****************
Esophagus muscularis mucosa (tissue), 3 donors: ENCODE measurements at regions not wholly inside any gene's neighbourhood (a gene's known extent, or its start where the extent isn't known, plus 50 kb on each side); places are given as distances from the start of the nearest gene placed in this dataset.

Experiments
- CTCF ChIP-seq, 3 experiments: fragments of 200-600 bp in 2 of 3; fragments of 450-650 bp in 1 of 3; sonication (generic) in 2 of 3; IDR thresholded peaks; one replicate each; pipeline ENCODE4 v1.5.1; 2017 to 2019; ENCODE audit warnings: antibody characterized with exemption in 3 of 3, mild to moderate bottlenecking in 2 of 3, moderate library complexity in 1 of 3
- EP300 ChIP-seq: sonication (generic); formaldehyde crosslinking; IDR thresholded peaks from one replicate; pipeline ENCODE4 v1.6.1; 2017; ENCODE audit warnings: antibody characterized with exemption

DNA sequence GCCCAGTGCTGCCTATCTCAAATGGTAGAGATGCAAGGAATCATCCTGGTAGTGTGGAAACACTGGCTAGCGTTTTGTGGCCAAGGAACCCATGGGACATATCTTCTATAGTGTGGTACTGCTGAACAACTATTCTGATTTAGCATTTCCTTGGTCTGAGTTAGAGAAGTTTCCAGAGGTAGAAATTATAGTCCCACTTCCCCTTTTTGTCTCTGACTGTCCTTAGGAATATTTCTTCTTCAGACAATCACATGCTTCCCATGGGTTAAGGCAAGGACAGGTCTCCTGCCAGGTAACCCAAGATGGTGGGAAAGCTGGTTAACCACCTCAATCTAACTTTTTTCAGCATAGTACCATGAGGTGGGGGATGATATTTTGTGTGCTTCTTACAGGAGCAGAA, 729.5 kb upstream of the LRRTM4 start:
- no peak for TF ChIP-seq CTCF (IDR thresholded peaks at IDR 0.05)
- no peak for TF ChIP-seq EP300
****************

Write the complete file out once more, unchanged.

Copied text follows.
Esophagus muscularis mucosa (tissue), 3 donors: ENCODE measurements at regions not wholly inside any gene's neighbourhood (a gene's known extent, or its start where the extent isn't known, plus 50 kb on each side); places are given as distances from the start of the nearest gene placed in this dataset.

Experiments
- CTCF ChIP-seq, 3 experiments: fragments of 200-600 bp in 2 of 3; fragments of 450-650 bp in 1 of 3; sonication (generic) in 2 of 3; IDR thresholded peaks; one replicate each; pipeline ENCODE4 v1.5.1; 2017 to 2019; ENCODE audit warnings: antibody characterized with exemption in 3 of 3, mild to moderate bottlenecking in 2 of 3, moderate library complexity in 1 of 3
- EP300 ChIP-seq: sonication (generic); formaldehyde crosslinking; IDR thresholded peaks from one replicate; pipeline ENCODE4 v1.6.1; 2017; ENCODE audit warnings: antibody characterized with exemption

DNA sequence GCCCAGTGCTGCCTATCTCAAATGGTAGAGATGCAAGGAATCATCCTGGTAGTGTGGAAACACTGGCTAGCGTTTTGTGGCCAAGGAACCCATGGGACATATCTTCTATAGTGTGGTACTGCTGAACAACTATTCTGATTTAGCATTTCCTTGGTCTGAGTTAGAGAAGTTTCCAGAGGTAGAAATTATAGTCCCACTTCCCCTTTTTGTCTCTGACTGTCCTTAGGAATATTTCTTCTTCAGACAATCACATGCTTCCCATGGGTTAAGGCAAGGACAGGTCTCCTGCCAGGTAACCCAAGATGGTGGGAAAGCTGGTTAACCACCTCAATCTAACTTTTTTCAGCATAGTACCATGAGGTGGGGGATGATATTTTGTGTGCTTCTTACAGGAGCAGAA, 729.5 kb upstream of the LRRTM4 start:
- no peak for TF ChIP-seq CTCF (IDR thresholded peaks at IDR 0.05)
- no peak for TF ChIP-seq EP300